Jon Pierowicz‘s practice focuses on innovative companies at the forefront of their respective industries. The recent disclosure of Tesla’s $1.5 billion investment in bitcoin (“BTC”) has served as an exclamation point to the growing institutional acceptance of BTC as a credible store of value, akin to cash reserves or gold. This trend has advanced partially due to increasing technological literacy amongst key stakeholders, but more prominently as a result of legitimate risk-reward concerns in maintaining large cash reserves when compared to alternatives, such as BTC. Amidst historically low interest rates, mounting discussion of negative rates, and a Federal Reserve printing press apparently stuck on the “Brrrr” setting, there is mounting concerns of unforeseen downside in holding cash reserves. As BTC continues its bull run, many companies are looking to BTC as a volatile yet high-upside store of value which can signify to investors and the general public that a business is embracing innovation and the rapidly changing digital economy.
For those businesses interested in integrating BTC into your balance sheet, we’ve put together a broad overview of steps to consider to make this integration successful.
- Clearly discuss and define the purpose of BTC investment as it relates to your corporate strategy, balance sheet, and long-term goals.
- Create an internal team with a project leader, finance working team (CFO, accounting, and/or investor relations), legal working team (General Counsel, corporate attorney, and contracts attorney), and IT (CIO / CTO).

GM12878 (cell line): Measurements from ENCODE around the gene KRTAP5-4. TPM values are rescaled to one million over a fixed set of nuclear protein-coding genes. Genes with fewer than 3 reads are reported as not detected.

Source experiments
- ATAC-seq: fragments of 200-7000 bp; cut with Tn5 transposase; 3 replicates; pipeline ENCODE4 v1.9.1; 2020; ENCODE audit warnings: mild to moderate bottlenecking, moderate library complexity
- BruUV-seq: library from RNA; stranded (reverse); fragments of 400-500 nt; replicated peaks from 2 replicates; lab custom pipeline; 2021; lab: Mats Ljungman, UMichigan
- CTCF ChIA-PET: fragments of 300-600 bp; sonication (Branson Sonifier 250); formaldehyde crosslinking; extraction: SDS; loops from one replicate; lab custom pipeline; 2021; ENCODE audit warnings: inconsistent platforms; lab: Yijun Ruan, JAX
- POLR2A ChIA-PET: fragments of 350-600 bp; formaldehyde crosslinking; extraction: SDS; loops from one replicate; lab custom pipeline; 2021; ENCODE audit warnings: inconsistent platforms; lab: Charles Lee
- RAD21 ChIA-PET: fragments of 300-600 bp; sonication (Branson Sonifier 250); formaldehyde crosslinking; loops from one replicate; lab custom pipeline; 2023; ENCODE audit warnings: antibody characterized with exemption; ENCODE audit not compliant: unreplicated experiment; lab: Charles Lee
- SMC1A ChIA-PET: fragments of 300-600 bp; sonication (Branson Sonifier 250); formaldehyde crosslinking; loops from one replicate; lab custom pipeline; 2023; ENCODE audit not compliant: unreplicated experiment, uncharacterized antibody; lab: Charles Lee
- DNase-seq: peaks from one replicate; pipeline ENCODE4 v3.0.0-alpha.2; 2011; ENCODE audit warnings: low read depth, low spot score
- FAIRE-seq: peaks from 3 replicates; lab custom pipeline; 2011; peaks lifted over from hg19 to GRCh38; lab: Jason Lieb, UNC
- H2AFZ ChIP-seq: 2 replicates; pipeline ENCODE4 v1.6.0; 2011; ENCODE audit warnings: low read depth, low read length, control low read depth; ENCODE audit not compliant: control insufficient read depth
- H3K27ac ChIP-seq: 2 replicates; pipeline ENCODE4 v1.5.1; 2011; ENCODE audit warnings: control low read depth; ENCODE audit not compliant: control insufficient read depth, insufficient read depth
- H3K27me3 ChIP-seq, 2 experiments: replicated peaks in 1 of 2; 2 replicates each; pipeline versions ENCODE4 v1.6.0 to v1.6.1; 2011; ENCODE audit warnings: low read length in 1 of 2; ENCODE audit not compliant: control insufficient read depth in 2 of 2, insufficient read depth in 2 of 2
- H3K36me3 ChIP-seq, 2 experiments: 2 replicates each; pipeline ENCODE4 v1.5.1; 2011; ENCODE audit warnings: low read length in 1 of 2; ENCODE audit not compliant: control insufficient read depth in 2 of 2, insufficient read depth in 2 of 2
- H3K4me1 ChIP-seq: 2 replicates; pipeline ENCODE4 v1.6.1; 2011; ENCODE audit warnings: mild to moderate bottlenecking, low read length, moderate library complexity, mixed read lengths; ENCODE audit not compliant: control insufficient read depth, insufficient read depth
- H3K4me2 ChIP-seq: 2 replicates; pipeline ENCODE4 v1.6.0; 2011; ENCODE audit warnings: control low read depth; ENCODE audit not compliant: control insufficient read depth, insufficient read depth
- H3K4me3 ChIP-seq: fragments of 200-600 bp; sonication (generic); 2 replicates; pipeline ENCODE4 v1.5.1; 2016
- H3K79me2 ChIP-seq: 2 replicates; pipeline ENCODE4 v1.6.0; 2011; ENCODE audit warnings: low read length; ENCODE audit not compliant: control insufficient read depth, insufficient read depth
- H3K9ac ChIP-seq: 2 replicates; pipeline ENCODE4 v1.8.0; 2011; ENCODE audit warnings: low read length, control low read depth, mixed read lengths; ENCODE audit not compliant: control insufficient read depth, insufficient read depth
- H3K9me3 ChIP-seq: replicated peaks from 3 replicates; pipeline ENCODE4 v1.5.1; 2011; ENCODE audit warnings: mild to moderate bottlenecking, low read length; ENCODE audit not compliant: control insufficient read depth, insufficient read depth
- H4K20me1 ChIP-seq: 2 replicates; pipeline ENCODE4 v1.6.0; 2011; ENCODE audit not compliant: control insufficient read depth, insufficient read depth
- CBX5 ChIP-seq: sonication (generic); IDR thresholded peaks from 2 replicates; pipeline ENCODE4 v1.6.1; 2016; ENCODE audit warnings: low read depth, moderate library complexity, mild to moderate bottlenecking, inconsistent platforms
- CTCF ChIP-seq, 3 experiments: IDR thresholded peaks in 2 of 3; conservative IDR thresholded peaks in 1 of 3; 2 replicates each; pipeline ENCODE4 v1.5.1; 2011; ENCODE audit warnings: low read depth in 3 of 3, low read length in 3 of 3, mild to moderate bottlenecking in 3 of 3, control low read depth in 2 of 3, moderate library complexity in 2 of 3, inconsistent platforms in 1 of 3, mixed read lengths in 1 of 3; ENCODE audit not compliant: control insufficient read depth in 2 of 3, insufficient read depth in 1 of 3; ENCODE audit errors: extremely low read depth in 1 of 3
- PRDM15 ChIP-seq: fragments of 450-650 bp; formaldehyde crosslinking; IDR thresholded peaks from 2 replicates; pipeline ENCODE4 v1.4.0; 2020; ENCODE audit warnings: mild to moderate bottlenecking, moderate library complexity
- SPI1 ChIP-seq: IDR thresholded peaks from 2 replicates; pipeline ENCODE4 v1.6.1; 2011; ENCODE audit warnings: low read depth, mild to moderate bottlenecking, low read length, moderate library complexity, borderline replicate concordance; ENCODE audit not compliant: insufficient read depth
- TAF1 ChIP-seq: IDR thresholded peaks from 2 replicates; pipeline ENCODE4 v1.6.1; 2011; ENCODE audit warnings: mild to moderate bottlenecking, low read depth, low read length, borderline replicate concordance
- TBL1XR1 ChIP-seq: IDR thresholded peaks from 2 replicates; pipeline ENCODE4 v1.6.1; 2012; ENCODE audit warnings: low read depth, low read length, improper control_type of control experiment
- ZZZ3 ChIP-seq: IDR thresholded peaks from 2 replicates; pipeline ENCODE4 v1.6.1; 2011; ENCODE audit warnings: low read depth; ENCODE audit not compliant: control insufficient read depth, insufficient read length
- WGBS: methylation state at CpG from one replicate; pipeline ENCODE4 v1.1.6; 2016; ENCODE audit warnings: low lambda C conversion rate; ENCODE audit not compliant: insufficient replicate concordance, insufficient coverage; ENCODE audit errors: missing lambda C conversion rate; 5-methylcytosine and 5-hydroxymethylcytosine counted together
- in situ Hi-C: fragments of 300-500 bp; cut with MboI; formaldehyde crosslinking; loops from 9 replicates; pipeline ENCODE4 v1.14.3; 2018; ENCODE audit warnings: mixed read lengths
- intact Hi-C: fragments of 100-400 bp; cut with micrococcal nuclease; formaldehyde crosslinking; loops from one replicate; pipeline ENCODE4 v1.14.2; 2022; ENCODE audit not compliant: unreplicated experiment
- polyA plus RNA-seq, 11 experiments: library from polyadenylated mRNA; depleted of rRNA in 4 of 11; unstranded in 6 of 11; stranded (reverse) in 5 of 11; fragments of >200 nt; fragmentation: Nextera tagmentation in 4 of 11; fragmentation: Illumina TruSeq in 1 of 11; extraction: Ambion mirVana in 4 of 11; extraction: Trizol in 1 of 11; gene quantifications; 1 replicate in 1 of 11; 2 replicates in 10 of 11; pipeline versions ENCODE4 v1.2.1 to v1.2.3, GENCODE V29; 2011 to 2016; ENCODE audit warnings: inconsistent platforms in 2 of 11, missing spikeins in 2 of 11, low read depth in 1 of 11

- Develop timeline, roadmap, working relationship of internal team.
- Key stakeholders should conduct general research on the topic.
- Prepare list of key regulatory considerations impacting your company’s investment.
- Create BTC investment policy.
Finance and IT
- Analyze accounting, tax, and internal controls implications/considerations.
- Determine source of funds and associated funding needs, on-shore vs. off-shore use and transfers, bank accounts, and tax implications.
- Determine insurance coverage needs.
- Determine how to invest in BTC: directly through broker and custodian or through a fund.
Vendors and Partners
- Prepare summary of potential brokers, custodians, funds, and banks to engage.
- Prepare chart of key contractual considerations for brokerage, custodial, and/or fund agreements.
- Consider whether to store BTC investment in “hot wallets” (online) or “cold storage” (offline/physical vault); Hot wallets tend to offer greater liquidity, while cold storage offers greater security.
- Finalize internal policies (e.g. BTC trading policy, BTC reserve policy).
- Negotiate and finalize brokerage and custodial agreements.
- Train team and setup test transactions.
- Finalize accounting considerations.
- Implement appropriate IT defenses and changes.
- Obtain insurance: custodian, cyber security, D&O, and other.
- Prepare regulatory disclosures and communications strategy (if any).
- SEC disclosures: BTC-related disclosures for filings such as 8-Ks, 10-Qs, 10-Ks, etc. (if applicable).
- Conduct Board and other necessary meetings to approve new policies, brokers and custodians, and approve initial purchase of BTC.
- Determine amount, timing, frequency, source of funds, and method for subsequent BTC purchases.
- Determine the need and method of external communications regarding subsequent BTC purchases.
- Conduct subsequent BTC purchases, as appropriate.
This is by no means an exhaustive list, but should provide a useful overview. A strategy to integrate BTC into your business should be tailored to the specific circumstances of your organization and your future goals. If your business is considering integrating BTC, and you have legal questions or concerns you can reach out to Jon Pierowicz or Let’s Talk.
 The best general intro to BTC are: “Inventing Bitcoin” by Yan Pritzker and “The Bitcoin Standard” by Saifedean Ammous.